The simulation of catchment dynamics using a physically based overland flow model is well
established in hydraulic and hydrologic engineering practice (Ponce 1986).
The diffusion wave model is an improvement over the kinematic wave model because the former
is grid independent, while the latter is not. In fact, it can be
shown that the outflow hydrograph generated
by the diffusion wave model does not vary with the choice of grid size, while the same statement does not
hold true for the kinematic wave model.
This correct numerical behavior is due to the fact that the diffusion wave model
matches the physical diffusivity of Hayami with the numerical diffusivity of Cunge (Ponce 1989).
In addition to matching diffusivities,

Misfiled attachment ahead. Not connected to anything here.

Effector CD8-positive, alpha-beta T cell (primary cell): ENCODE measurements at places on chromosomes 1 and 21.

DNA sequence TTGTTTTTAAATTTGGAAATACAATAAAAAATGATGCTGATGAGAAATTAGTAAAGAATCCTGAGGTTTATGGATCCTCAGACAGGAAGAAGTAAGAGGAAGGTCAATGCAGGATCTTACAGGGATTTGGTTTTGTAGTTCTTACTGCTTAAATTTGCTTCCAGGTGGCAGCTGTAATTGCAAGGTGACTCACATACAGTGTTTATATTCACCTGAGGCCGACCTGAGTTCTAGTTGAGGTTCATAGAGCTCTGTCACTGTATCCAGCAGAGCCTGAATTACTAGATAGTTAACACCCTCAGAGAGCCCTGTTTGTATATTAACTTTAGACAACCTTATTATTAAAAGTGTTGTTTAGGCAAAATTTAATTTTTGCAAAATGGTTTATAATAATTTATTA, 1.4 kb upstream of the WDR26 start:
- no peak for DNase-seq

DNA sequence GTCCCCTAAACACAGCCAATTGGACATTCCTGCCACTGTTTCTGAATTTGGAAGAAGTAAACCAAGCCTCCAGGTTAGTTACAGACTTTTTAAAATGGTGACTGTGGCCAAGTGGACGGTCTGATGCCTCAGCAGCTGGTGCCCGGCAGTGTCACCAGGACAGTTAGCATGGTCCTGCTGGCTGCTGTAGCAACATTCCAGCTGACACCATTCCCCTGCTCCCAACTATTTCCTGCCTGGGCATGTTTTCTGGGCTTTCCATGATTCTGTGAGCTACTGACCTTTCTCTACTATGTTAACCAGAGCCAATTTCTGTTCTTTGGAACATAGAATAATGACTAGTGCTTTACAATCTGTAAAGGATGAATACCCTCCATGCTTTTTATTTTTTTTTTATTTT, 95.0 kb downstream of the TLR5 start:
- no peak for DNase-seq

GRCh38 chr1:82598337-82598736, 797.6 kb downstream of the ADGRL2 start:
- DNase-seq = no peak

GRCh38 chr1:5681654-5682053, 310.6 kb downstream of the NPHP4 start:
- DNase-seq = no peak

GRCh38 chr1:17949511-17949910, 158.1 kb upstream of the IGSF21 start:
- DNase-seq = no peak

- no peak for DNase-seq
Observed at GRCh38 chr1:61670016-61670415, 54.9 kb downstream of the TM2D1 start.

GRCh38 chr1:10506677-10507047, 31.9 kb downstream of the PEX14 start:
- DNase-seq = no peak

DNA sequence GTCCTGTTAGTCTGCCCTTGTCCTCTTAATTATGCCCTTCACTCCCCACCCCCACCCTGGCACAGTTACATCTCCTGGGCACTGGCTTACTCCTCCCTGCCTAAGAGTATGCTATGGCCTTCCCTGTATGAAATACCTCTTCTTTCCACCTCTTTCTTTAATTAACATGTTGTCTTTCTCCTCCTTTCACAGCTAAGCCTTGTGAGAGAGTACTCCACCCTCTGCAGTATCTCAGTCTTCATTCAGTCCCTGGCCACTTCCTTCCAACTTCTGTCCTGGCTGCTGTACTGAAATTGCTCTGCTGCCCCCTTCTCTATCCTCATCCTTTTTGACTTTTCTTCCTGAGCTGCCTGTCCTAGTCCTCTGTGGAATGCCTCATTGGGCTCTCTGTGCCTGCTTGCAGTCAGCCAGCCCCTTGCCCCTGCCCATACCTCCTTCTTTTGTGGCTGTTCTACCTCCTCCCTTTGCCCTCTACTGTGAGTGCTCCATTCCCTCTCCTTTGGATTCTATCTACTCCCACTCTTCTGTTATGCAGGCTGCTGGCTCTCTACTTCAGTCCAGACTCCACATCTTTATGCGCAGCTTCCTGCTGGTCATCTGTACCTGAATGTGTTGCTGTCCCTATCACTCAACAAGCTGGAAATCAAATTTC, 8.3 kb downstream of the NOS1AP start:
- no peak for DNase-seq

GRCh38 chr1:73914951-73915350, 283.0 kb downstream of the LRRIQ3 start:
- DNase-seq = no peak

ONLINE OVERLAND minimizes numerical dispersion by specifying the grid ratio such that the
Courant number is equal to 1.
This leads to
a simulation that is as numerically and physically accurate as it is
possible under the open-book schematization.
The specification of the
dynamic hydraulic diffusivity, replacing the kinematic hydraulic diffusivity,
the diffusion wave model to the realm of dynamic waves (Ponce 1991).
This assures the physical accuracy of the overland flow model
through a wide range of Vedernikov numbers.
ONLINE OVERLAND uses the diffusion wave model
to calculate overland flow in an open-book schematization, using one book.
The appropriate specification of Courant number and
dynamic hydraulic diffusivity assures
a simulation that is as physically and numerically accurate as it is
possible in deterministic catchment modeling.
Ponce, V. M. 1986. Diffusion wave modeling of catchment dynamics. Journal of Hydraulic Engineering, 112(8), August, 716-727.
Ponce, V. M. 1989. Engineering Hydrology: Principles and Practices. Prentice Hall, Englewood Cliffs, New Jersey.
Ponce, V. M. 1991. New perspective on the Vedernikov number. Water Resources Research, 27(7), July, 1777-1779.
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